A visit to Pearl River’s business district on a recent morning reassured that the downtown’s old-fashioned charm endures.
Dozens of independent shops, restaurants and service establishments were quietly conducting business as usual up and down Central Avenue and its environs.
But beneath the seemingly placid surface, preparations were in high gear for the sixth annual Pearl River Day, set for Oct. 6.
That’s when locals and visitors will again gather for the Pearl River Chamber of Commerce’s biggest fundraiser.
Matt Reid, a Pearl River resident and chamber member, is chairing this year’s family-oriented street fair and festival.
“We’re probably about four months into the planning, but August is when you really gear up,” Reid said.
As September unfolds, he said committees are busy finalizing everything from vendors to sponsorships. “Right now, it’s crunch time.”
The festival will again spotlight the community and its shops, restaurants and other businesses. The day not only offers fun activities, but also is designed to give exposure to and ideally, broaden the customer bases of the businesses.
“Now we have to get the word out,” Reid said. “That’s one of the most important parts of it.”
He added the event has a natural audience of Pearl River residents; the goal is to bring more potential customers to the community.
Festival attendees will find plenty of local establishments joined by all kinds of vendors.
Michelle Worob, who again heads up the vendor committee and has served as event chair twice before, said Pearl River Day has attracted some 20 percent more vendors each year since its start. This year more than 120 are expected.
“We’re definitely looking for unique, craftier items,” she said. “We just try to bring in people that will accent what Pearl River already has.”
The exhibitors, she noted, primarily come from Rockland County, upstate New York, New Jersey, Pennsylvania and Connecticut.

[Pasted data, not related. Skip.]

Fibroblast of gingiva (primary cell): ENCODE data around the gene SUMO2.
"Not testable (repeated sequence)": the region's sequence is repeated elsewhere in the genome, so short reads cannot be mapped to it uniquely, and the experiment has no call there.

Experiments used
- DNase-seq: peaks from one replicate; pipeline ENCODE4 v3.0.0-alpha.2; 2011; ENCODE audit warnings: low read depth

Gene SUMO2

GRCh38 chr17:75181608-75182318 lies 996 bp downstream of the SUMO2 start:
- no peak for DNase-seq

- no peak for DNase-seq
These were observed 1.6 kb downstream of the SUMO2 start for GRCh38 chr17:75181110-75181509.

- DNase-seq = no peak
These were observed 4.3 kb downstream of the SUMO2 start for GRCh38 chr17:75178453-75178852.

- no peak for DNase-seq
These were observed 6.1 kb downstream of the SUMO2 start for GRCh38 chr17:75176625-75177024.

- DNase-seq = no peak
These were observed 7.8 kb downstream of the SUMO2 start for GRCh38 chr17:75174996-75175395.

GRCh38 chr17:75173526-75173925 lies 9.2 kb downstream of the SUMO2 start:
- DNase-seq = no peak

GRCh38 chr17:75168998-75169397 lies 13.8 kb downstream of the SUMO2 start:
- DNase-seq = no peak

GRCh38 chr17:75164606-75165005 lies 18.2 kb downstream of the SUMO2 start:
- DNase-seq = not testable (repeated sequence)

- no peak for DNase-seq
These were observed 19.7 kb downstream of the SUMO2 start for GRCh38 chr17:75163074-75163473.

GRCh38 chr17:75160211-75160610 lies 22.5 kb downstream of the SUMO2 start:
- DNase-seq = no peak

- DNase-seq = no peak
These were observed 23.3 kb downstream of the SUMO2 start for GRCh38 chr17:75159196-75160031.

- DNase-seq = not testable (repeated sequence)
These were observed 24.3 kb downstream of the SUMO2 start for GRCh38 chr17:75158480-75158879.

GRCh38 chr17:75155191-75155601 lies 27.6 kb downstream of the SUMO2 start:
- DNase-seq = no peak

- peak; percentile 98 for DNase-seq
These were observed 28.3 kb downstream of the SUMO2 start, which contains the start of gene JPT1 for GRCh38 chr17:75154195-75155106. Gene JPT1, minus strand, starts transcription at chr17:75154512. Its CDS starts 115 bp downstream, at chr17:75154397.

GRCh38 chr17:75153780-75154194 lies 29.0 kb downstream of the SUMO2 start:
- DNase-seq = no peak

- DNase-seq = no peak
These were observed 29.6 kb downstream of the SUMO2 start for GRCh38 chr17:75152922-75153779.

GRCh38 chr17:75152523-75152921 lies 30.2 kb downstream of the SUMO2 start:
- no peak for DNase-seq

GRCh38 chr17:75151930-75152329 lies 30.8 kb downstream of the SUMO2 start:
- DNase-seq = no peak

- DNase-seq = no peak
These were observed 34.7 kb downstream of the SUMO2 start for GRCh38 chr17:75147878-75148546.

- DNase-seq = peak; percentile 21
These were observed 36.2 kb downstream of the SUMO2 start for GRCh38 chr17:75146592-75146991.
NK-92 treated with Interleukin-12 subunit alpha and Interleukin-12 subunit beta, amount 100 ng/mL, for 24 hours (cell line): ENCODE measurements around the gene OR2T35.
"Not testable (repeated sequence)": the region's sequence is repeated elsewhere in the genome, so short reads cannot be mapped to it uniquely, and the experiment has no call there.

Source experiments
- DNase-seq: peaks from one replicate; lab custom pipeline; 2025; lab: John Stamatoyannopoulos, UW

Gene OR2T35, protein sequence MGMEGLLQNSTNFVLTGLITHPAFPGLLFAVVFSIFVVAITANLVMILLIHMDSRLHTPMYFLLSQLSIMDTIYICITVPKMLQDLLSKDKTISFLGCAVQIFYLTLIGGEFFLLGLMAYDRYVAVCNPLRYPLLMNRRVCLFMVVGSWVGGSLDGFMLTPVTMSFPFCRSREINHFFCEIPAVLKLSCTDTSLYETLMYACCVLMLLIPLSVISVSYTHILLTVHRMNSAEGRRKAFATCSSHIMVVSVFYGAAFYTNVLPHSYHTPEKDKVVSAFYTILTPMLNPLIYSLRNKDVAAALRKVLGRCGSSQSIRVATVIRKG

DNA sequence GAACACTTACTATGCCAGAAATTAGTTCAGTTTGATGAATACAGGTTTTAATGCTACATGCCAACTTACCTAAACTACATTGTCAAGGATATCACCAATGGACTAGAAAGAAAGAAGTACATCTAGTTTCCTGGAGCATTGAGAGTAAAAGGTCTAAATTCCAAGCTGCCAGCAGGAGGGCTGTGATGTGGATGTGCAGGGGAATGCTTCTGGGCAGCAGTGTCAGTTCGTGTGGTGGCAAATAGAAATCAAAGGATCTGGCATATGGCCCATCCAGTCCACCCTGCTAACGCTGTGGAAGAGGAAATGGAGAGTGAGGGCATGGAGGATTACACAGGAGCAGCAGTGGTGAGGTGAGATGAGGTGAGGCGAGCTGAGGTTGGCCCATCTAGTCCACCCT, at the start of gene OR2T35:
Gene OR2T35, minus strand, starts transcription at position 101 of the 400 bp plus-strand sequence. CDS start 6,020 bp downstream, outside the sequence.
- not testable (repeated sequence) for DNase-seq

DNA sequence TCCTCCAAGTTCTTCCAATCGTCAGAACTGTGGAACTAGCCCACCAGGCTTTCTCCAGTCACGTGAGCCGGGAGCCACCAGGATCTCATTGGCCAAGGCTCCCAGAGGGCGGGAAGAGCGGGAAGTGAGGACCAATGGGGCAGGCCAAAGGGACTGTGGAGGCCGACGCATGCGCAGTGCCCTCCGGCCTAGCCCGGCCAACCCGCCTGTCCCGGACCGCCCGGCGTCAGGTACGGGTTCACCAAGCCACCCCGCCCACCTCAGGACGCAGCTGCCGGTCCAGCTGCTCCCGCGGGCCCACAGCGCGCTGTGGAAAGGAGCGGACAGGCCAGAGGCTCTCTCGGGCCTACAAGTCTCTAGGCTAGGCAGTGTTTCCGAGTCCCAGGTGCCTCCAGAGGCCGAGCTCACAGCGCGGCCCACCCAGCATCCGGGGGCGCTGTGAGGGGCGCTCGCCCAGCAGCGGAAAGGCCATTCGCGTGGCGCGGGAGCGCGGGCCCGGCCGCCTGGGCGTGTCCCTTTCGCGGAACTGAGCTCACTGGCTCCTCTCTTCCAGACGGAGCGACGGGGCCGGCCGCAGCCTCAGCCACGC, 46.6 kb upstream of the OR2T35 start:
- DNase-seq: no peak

“We definitely have a good stock of vendors that have been with us since day one,” she said. “Every year it kind of grows as vendors talk to each other at other events.”
Organizers are hoping to top last year’s event, which they say drew 6,000 people to town.
“It was throngs of people,” Worob said. “You couldn’t see across the street.”
There will again be a spotlight on food, showcasing Pearl River’s restaurants and food destinations – Worob’s Luigi O’Grady’s Deli & Catering, a Middletown Road business, will have a booth, for example – along with vendors selling festival-style fare.
The day will also feature music and other entertainment, demonstrations and shopping specials. Children’s activities will range from face and pumpkin painting to sand art.
A perennial draw, Reid added, is the talent competition. This year’s, “Pearl River’s Got Talent,” expanded from just a singing showcase to also include everything from dance to magic.
Preliminary rounds have been held, with those advancing, mostly ages 5 through 19, ready to perform next month.
Isabel Haley, who owns The Danu Gallery with her sister-in-law Audrey Haley, said the competition is a great element of the day as so many young people get involved.
“It also brings a lot of grannies and granddads out,” she said.
The Danu Gallery, an elegant shop that showcases Irish-themed gifts, art, home goods and jewelry and will mark its seventh anniversary in March, has participated in Pearl River Day since its start.
And Isabel Haley, whose job as head of the sponsorship committee includes everything from event T-shirts to securing sponsors for specific activities, said while it’s not the only objective, Pearl River Day does benefit retailers.
“I don’t think it’s necessarily a shopping day,” she said, but noted that her own shop has indeed gained new customers who first discovered The Danu Gallery during Pearl River Day.
For her, she said, the day goes beyond that one element. It’s more about drawing locals together and showcasing what Pearl River is all about.
“There’s definitely a great sense of community spirit,” she said. “People come out and support it.”
All proceeds from the day benefit the chamber and its beautification fund, which supports downtown-district improvements along with seasonal decorations such as holiday lights.
For the event, running from 10 a.m. to 5 p.m. Oct. 6, Central Avenue will be closed between John and Main streets, with William Street closed between Franklin and East Washington avenues.
For more details, visit pearlriverny.org.